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The Art of Cold Pitching to Grow Your Freelance Business

Cold pitching—just hearing the phrase can make you feel queasy. Putting yourself out there. Crafting a message that resonates. Waiting for a response. It can all feel like too much to even try. But here’s the thing: it can actually be a useful tool for building your business.

When done correctly, cold pitching is a great way to connect with companies you love and want to work with rather than waiting for opportunities to come to you.

If you’re ready to give cold pitching a try but are still feeling unsure, use these strategies to confidently, and more effectively, connect with potential clients.

When done correctly, cold pitching is a great way to connect with companies you love!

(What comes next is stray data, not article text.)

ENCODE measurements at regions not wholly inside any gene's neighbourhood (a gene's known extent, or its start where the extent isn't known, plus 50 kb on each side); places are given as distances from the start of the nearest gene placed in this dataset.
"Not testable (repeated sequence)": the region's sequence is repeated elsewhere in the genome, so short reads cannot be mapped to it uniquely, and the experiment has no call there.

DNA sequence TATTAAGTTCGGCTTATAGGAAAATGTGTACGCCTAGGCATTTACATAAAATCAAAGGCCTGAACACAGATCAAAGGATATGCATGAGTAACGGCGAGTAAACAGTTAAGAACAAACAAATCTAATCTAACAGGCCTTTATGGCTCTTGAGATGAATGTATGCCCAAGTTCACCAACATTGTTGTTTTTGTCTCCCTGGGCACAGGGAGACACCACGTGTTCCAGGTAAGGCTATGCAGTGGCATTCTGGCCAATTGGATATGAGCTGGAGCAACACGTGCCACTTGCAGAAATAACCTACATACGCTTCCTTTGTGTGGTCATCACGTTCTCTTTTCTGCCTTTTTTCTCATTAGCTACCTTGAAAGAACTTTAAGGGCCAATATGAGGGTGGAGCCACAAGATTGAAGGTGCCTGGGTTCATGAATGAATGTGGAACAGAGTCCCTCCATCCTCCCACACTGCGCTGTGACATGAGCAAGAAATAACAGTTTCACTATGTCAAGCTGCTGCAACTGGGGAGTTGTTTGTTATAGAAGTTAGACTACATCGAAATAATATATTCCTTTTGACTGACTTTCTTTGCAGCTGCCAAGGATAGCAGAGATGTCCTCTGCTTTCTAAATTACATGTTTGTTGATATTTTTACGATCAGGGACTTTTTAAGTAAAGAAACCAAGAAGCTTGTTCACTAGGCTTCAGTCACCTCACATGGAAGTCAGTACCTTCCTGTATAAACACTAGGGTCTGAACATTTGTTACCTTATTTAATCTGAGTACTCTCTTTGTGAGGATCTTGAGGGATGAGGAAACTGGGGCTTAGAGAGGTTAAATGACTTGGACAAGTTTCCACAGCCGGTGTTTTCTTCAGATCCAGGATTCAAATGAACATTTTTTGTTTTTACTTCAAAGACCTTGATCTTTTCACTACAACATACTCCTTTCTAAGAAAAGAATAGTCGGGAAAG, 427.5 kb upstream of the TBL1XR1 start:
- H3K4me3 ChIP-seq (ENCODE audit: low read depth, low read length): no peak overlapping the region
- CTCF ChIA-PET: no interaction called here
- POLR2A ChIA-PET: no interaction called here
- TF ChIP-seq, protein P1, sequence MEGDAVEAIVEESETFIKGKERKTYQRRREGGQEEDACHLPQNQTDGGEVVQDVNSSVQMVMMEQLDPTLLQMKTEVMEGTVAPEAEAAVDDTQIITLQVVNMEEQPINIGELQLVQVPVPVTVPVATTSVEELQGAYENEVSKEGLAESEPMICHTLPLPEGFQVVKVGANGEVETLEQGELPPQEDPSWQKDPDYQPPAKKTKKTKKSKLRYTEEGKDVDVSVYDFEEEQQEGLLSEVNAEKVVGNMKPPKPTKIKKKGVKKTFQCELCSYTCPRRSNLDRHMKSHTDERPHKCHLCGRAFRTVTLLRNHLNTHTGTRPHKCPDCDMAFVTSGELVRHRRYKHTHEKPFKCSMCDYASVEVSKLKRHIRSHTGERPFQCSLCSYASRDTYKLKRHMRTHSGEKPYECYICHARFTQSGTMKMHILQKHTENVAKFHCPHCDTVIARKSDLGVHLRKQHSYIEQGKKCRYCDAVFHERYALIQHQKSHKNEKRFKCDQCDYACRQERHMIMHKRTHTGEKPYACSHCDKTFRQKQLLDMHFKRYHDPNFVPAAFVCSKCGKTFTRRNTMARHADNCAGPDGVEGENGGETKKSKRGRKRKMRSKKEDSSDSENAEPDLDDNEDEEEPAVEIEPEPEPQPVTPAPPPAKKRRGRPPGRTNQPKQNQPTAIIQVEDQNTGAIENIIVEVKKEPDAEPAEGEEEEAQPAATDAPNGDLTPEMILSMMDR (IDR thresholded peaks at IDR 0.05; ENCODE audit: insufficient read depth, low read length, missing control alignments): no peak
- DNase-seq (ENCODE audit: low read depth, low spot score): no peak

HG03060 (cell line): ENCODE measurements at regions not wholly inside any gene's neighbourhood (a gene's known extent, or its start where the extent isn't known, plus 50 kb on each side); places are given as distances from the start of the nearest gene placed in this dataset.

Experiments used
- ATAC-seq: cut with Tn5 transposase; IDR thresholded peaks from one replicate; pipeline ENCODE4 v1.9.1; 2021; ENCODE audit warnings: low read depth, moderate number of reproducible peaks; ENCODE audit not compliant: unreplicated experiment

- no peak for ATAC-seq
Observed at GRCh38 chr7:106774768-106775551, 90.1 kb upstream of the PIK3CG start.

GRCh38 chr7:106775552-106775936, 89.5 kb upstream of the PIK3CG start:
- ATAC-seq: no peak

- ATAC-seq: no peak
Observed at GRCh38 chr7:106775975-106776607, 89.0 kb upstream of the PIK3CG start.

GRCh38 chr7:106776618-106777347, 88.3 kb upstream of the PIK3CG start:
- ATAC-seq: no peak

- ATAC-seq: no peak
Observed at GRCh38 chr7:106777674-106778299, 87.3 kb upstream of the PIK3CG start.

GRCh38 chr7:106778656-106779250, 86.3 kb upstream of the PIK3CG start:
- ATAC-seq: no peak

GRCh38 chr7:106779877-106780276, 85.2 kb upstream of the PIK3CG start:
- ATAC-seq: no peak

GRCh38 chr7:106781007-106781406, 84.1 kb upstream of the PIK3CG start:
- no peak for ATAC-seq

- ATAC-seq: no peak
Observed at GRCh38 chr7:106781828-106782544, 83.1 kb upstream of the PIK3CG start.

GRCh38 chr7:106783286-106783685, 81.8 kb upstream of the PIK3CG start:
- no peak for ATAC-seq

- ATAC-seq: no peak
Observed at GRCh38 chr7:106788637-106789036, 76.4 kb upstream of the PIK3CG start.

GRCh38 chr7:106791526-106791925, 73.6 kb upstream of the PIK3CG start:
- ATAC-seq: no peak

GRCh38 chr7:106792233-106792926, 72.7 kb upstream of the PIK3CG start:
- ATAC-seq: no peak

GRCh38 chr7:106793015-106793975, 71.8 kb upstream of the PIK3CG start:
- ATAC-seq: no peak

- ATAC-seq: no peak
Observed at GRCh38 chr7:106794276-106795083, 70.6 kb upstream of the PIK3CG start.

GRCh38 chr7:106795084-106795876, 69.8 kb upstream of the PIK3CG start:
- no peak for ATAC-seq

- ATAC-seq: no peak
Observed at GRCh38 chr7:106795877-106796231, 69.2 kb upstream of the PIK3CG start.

Do Your Homework

The first step to a great pitch is knowing who you’re pitching. In other words, do your homework. Knowing their name and what they do isn’t enough if you want to cut through the clutter of an overflowing inbox or DM.

And we agree. Not only is doing your homework key for personalizing the pitch (see the next section), but it helps you stand out because so few freelancers take the time to truly understand who they’re reaching out to. Some details you want to look for before personalizing and sending your next pitch:

  • Recent launches, campaigns or content
  • Their mission and values
  • Who they work with and speak to
  • Where they’re based
  • Where online they’ve been mentioned
  • Any personal tidbits they share openly (books they love, trips they’ve taken, etc.)

Personalize the Pitch and Connect